Like most companies over the past 18 months, Comptel's revenue and profitability were impacted by the global downturn. Now, the company says it is already seeing increased activity in 2010 and plans to expand its business further this year

Sami Erviö, CEO of OSS provider Comptel, talks to European Communications about how it seeks to address the challenges that are faced both by the company and its customers in 2010, and says he expects to see further consolidation of the OSS market.

EC: Sami, could you clarify to our readers how Comptel fits into the telecoms ecosystem?

Sami Erviö: Comptel is an international telecoms software company that specialises in Operations Support Systems (OSS). Our products and solutions cover the order-to-cash cycle, and enable communications service providers (CSPs) to create, deliver, control, monitor and charge for services. Our software fits between the customer-facing part of a CSP's organisation and its network. It is effectively the engine of the telecoms business, and plays a vital role both in terms of the customer experience and in delivering the CSP's strategy.

EC: So what would you say is the most popular service offering from the company at the moment?

Sami Erviö: We sell software products as well as related services and maintenance support. Our Comptel Dynamic OSS portfolio focuses on two main business areas - service fulfilment, and charging and policy control - linked together by customer-centric data repositories. Our products include service catalogue, order management, inventory, provisioning and activation, dynamic SIM management, mediation, policy control and charging. Right now, some of the hottest areas in telecoms are managing cloud services through catalogue-driven fulfilment, and personalising services with the help of policy control and charging.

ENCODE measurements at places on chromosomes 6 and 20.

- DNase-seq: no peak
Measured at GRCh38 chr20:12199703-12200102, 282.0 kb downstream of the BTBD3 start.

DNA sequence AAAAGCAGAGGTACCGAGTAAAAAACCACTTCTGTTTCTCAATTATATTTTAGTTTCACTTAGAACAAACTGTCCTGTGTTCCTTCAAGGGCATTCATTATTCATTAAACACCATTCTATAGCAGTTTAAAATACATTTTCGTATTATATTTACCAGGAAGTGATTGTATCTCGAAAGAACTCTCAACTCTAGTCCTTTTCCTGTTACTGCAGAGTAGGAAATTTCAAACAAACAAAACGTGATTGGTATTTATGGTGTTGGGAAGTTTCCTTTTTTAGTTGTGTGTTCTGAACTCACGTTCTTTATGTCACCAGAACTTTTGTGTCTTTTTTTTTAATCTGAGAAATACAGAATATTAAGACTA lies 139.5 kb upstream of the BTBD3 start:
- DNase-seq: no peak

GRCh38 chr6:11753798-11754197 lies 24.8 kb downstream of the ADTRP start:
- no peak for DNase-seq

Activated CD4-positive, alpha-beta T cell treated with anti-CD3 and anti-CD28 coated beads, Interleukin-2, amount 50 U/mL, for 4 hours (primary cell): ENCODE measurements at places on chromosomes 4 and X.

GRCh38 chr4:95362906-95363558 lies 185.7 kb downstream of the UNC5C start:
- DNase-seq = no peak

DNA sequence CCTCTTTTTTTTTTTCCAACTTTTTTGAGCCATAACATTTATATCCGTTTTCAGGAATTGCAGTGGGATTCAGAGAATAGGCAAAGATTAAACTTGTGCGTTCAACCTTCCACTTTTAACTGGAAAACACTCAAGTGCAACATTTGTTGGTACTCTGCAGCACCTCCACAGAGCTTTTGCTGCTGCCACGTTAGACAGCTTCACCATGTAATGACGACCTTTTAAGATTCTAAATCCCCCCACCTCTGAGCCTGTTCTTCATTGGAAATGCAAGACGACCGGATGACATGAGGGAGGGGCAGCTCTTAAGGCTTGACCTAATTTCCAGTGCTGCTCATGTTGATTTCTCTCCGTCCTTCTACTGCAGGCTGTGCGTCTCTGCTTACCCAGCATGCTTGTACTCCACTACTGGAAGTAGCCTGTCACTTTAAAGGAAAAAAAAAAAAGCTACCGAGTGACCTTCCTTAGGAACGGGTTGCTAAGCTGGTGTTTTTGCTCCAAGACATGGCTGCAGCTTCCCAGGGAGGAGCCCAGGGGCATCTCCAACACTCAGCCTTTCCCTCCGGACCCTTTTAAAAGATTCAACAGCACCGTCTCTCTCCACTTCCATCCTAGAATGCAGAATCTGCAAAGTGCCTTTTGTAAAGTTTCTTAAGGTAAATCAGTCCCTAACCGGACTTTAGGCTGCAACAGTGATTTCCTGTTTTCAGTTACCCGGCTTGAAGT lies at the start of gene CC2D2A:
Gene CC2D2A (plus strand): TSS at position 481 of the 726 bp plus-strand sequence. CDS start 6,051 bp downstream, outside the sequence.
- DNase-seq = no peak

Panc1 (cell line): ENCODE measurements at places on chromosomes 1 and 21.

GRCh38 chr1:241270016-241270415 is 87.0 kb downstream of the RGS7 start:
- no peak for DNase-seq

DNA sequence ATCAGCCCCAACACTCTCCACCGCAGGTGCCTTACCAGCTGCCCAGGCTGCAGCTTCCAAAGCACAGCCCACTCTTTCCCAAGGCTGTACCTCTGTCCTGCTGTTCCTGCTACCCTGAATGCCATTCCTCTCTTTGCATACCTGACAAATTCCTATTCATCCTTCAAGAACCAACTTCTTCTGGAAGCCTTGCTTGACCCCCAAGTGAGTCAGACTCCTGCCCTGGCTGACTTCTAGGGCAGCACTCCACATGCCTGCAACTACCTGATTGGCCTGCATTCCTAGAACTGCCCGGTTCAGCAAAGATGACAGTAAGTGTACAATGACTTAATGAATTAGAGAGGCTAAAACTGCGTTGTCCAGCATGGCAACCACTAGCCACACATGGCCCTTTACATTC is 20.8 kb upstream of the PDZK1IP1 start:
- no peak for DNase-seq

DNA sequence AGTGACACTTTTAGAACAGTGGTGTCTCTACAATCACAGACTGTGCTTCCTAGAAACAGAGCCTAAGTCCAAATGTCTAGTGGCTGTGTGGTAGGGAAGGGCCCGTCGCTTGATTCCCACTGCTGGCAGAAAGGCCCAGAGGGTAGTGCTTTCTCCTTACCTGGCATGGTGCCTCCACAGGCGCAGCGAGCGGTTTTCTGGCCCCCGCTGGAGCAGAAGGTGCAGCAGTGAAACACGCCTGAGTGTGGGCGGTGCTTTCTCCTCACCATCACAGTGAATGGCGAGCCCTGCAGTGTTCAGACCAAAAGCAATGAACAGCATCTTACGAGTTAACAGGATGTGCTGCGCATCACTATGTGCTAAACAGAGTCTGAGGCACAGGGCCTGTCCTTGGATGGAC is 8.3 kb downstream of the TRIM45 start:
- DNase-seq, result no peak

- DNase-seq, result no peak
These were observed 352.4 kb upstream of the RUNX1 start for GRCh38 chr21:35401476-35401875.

EC: What would say are the main challenges that your clients face at the moment?

Sami Erviö: Comptel has more than 280 telecoms customers across 85 countries that serve around 800 million individual subscribers worldwide - that's about 12% of the world's population! Our customers face a wide range of challenges. For example, mobile operators in saturated markets are betting their futures on the success of mobile broadband, but are finding that their revenues are not growing as fast as the costs of meeting the growing demand for bandwidth. So, they are looking for new ways to control and charge for services in order to balance revenues, customer satisfaction and resource usage.

Mobile operators in developing markets are struggling to cope with growth. They need to attract and keep customers with exciting price plans, and avoid revenue leakage. They also need to automate across the board in order to achieve both efficiency and effectiveness.

Fixed operators are facing the double challenge of declining voice revenues and the growth of mobile communications. But many of our customers are now rolling out IP networks, and looking for new sources of revenue, for example, through cloud services.

EC: So what kind of problems are customers coming to you with? Can you give some specific examples?

Sami Erviö: The problems our customers and prospects come to us with are very much related to their business ambitions. Typically, their OSS and existing infrastructure are unable to handle new, advanced services or scale to meet their growing customer bases - and cannot keep up with or properly support their business strategies. In the increasingly competitive telecoms environment, time-to-market and reliable delivery are essential for operators' revenues, and OSS should enable this, not hamper it.